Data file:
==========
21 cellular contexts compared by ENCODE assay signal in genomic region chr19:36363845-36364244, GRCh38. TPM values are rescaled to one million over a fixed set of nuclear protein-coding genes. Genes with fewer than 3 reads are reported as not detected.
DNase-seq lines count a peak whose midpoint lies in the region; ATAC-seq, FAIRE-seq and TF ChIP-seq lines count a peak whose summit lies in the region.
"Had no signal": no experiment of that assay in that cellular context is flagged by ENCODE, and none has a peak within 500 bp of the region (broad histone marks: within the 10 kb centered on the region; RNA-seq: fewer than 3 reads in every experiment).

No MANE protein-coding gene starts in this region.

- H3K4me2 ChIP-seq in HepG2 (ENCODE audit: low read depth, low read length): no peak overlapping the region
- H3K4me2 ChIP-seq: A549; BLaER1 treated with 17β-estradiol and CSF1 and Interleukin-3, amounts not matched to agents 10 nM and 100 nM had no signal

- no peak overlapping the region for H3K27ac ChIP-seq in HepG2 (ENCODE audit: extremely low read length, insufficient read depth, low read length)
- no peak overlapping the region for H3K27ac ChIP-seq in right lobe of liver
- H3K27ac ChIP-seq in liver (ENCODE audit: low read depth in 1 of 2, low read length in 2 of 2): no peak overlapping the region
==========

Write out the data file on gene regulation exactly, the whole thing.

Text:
21 cellular contexts compared by ENCODE assay signal in genomic region chr19:36363845-36364244, GRCh38. TPM values are rescaled to one million over a fixed set of nuclear protein-coding genes. Genes with fewer than 3 reads are reported as not detected.
DNase-seq lines count a peak whose midpoint lies in the region; ATAC-seq, FAIRE-seq and TF ChIP-seq lines count a peak whose summit lies in the region.
"Had no signal": no experiment of that assay in that cellular context is flagged by ENCODE, and none has a peak within 500 bp of the region (broad histone marks: within the 10 kb centered on the region; RNA-seq: fewer than 3 reads in every experiment).

No MANE protein-coding gene starts in this region.

- H3K4me2 ChIP-seq in HepG2 (ENCODE audit: low read depth, low read length): no peak overlapping the region
- H3K4me2 ChIP-seq: A549; BLaER1 treated with 17β-estradiol and CSF1 and Interleukin-3, amounts not matched to agents 10 nM and 100 nM had no signal

- no peak overlapping the region for H3K27ac ChIP-seq in HepG2 (ENCODE audit: extremely low read length, insufficient read depth, low read length)
- no peak overlapping the region for H3K27ac ChIP-seq in right lobe of liver
- H3K27ac ChIP-seq in liver (ENCODE audit: low read depth in 1 of 2, low read length in 2 of 2): no peak overlapping the region